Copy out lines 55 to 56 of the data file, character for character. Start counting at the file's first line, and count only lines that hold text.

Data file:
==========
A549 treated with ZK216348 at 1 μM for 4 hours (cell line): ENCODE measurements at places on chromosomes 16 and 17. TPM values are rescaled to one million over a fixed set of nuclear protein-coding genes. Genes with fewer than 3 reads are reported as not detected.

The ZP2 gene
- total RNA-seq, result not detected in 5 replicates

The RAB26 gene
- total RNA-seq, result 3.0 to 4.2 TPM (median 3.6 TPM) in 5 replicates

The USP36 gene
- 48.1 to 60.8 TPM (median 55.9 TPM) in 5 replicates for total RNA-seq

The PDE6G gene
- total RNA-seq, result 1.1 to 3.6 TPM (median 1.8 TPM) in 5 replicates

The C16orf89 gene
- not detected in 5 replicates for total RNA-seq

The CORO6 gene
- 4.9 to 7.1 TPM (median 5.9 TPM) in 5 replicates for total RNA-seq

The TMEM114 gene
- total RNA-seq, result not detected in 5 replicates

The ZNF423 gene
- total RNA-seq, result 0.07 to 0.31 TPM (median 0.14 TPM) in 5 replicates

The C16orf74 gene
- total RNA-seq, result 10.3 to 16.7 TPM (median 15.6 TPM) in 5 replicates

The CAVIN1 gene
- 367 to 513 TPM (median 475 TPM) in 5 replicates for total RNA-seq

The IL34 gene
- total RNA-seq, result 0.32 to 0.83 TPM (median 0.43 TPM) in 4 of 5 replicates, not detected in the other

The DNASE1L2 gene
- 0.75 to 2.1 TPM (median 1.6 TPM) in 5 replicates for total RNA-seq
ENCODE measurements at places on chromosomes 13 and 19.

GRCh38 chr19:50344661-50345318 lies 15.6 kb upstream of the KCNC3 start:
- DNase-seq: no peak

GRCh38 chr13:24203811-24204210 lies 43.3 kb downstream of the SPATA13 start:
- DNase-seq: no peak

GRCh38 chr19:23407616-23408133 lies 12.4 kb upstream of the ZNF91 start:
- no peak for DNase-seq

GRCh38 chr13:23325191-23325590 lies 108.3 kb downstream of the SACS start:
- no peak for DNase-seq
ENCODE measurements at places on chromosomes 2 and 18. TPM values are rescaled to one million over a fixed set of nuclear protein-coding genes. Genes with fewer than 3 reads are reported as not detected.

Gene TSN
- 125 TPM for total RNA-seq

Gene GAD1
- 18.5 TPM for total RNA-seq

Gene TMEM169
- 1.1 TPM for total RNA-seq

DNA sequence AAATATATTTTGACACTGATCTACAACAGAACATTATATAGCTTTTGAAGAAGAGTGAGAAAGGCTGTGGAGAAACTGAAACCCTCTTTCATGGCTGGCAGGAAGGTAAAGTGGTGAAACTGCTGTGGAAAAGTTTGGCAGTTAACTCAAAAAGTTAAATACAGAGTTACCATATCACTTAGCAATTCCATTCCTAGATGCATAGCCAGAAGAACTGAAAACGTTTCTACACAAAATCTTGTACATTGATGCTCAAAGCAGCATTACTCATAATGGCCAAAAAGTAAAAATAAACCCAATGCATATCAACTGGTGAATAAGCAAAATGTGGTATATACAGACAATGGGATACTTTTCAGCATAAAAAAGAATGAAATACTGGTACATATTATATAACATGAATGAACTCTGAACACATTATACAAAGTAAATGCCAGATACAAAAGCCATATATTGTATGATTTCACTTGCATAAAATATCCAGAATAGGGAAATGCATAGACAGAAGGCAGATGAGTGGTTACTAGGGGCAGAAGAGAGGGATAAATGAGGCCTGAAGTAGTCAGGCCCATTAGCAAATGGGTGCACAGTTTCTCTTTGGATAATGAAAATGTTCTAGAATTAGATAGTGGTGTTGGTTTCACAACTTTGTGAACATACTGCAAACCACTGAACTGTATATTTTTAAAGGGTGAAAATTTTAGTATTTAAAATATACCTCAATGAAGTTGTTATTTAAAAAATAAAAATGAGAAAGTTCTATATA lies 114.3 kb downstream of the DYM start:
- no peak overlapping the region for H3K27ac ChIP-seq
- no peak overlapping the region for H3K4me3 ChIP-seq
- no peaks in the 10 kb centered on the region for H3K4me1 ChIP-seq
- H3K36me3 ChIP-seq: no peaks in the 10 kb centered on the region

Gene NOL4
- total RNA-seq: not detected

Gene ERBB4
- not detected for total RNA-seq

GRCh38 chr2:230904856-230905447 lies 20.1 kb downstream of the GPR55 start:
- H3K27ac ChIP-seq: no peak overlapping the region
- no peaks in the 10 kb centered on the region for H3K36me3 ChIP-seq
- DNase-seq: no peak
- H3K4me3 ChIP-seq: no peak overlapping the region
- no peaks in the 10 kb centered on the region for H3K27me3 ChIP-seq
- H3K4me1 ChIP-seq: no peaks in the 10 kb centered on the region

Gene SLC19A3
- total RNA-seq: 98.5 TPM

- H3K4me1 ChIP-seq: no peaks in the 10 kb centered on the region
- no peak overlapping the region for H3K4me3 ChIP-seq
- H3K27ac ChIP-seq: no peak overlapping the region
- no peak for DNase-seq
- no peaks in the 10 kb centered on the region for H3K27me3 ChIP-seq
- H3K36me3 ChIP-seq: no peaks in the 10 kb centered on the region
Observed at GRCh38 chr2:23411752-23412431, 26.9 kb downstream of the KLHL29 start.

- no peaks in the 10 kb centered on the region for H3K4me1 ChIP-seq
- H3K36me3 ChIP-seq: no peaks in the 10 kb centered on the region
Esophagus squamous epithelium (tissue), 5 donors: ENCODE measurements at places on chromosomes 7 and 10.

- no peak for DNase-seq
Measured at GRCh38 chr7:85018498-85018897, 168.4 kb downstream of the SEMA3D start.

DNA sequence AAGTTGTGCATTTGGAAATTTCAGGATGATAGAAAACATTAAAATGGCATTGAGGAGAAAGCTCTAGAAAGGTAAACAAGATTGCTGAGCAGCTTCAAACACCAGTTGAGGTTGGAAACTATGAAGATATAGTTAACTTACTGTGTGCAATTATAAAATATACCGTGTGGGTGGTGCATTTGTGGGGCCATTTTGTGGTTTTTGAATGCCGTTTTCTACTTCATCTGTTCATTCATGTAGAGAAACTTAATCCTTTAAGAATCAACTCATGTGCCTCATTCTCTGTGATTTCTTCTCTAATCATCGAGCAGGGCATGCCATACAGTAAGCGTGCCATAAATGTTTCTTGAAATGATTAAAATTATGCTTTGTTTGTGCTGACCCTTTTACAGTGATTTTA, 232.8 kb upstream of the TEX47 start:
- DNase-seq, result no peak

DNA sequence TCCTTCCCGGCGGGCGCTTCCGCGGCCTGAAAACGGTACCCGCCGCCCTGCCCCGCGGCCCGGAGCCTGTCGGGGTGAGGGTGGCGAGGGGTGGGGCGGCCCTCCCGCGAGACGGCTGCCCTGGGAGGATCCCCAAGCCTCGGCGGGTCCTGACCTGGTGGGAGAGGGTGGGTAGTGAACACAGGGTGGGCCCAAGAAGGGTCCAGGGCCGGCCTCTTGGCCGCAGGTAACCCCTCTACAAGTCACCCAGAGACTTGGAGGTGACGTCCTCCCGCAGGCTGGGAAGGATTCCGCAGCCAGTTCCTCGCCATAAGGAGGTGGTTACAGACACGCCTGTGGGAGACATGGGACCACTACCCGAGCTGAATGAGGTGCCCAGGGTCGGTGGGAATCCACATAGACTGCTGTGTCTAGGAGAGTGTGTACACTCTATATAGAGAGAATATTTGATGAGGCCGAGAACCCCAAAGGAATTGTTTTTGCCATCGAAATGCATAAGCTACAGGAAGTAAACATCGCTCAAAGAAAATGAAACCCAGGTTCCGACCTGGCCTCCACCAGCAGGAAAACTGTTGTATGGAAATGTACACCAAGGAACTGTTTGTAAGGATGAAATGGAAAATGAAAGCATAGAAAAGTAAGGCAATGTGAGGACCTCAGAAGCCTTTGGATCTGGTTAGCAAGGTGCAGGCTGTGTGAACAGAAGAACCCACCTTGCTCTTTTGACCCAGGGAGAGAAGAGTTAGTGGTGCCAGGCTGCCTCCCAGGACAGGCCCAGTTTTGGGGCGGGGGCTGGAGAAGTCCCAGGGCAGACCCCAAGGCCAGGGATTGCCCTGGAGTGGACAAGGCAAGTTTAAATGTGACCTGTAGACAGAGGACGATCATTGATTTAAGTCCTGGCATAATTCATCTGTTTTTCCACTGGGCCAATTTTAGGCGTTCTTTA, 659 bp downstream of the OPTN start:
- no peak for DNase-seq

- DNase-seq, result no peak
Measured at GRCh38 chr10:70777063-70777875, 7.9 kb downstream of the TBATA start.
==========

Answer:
- H3K4me3 ChIP-seq: no peak overlapping the region
- no peaks in the 10 kb centered on the region for H3K27me3 ChIP-seq